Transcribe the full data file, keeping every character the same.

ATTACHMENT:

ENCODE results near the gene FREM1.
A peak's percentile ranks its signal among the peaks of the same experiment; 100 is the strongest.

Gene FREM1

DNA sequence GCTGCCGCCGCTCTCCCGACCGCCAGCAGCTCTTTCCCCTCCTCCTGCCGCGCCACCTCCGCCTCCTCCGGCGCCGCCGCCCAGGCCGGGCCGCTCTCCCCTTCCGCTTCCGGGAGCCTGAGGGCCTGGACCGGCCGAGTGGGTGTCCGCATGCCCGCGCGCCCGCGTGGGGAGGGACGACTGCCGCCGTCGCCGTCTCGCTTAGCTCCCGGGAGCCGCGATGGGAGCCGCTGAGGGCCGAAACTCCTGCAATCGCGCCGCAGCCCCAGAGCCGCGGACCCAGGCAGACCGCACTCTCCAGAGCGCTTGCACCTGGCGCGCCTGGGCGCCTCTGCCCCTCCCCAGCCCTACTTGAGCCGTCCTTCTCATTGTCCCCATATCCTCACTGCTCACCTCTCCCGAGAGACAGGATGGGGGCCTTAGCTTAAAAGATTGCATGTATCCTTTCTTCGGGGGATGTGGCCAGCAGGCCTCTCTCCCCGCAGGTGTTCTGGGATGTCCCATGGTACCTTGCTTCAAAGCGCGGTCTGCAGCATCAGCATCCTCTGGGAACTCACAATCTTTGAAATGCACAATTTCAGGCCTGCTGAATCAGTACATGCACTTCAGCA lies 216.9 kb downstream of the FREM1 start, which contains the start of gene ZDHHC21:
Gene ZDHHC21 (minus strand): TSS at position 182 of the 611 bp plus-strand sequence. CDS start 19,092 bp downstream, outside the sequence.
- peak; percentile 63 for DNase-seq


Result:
ENCODE results near the gene FREM1.
A peak's percentile ranks its signal among the peaks of the same experiment; 100 is the strongest.

Gene FREM1

DNA sequence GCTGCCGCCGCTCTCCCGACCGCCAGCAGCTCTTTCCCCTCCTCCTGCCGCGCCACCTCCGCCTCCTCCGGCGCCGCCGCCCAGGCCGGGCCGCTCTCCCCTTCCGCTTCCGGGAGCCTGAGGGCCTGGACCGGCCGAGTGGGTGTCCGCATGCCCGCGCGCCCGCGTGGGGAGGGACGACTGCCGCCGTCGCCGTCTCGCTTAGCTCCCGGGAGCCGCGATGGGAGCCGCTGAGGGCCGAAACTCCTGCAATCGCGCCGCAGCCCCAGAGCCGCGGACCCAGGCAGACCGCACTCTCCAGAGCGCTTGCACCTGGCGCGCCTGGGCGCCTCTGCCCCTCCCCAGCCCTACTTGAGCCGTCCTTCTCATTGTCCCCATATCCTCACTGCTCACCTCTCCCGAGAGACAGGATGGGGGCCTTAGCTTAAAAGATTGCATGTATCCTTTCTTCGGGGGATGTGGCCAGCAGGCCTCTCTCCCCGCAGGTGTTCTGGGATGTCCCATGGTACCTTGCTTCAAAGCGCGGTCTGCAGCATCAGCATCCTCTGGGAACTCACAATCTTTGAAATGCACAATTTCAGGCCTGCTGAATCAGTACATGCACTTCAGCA lies 216.9 kb downstream of the FREM1 start, which contains the start of gene ZDHHC21:
Gene ZDHHC21 (minus strand): TSS at position 182 of the 611 bp plus-strand sequence. CDS start 19,092 bp downstream, outside the sequence.
- peak; percentile 63 for DNase-seq